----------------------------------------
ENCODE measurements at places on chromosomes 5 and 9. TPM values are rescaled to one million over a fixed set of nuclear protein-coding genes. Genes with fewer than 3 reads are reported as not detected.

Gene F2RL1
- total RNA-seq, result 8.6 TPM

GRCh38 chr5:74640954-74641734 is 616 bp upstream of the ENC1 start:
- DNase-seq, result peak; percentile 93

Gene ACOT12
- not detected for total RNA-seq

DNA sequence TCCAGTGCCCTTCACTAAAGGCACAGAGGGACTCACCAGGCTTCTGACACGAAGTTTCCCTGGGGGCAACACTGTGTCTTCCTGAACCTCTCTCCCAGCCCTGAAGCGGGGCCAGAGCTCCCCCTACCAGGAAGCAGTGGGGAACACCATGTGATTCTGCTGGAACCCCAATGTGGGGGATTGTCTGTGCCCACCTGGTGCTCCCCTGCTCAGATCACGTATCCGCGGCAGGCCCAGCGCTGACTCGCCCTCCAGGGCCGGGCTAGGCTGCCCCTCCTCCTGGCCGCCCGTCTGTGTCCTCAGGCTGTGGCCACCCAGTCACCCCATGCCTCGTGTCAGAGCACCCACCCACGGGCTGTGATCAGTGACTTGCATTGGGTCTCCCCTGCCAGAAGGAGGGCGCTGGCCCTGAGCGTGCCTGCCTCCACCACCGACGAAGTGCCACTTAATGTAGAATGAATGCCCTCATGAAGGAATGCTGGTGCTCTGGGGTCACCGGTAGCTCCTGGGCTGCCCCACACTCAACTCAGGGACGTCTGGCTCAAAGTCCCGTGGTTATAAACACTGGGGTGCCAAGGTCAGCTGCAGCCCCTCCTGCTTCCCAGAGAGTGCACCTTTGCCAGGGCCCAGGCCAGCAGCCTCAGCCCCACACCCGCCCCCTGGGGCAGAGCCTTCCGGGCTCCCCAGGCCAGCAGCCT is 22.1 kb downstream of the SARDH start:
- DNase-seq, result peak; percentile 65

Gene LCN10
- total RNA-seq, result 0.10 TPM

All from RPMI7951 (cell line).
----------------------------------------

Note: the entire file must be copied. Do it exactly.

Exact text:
ENCODE measurements at places on chromosomes 5 and 9. TPM values are rescaled to one million over a fixed set of nuclear protein-coding genes. Genes with fewer than 3 reads are reported as not detected.

Gene F2RL1
- total RNA-seq, result 8.6 TPM

GRCh38 chr5:74640954-74641734 is 616 bp upstream of the ENC1 start:
- DNase-seq, result peak; percentile 93

Gene ACOT12
- not detected for total RNA-seq

DNA sequence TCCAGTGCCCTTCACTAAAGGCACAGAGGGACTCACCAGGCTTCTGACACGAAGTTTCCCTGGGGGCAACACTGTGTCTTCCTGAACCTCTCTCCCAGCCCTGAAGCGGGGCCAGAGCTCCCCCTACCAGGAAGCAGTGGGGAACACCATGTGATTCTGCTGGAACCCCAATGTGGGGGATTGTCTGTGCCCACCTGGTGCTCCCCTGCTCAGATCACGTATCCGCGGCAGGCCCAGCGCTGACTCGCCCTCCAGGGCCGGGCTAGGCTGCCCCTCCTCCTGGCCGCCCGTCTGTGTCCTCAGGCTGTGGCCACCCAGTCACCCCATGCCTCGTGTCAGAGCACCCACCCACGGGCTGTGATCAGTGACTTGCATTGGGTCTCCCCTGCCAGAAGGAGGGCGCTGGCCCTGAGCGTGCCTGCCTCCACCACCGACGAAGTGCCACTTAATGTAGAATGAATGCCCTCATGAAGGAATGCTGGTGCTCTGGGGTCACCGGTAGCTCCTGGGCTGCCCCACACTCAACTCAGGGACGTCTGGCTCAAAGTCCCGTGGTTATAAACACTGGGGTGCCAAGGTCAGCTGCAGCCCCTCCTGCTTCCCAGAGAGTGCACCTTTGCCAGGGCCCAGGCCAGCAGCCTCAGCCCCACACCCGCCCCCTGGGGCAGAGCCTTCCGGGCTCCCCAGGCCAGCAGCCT is 22.1 kb downstream of the SARDH start:
- DNase-seq, result peak; percentile 65

Gene LCN10
- total RNA-seq, result 0.10 TPM

All from RPMI7951 (cell line).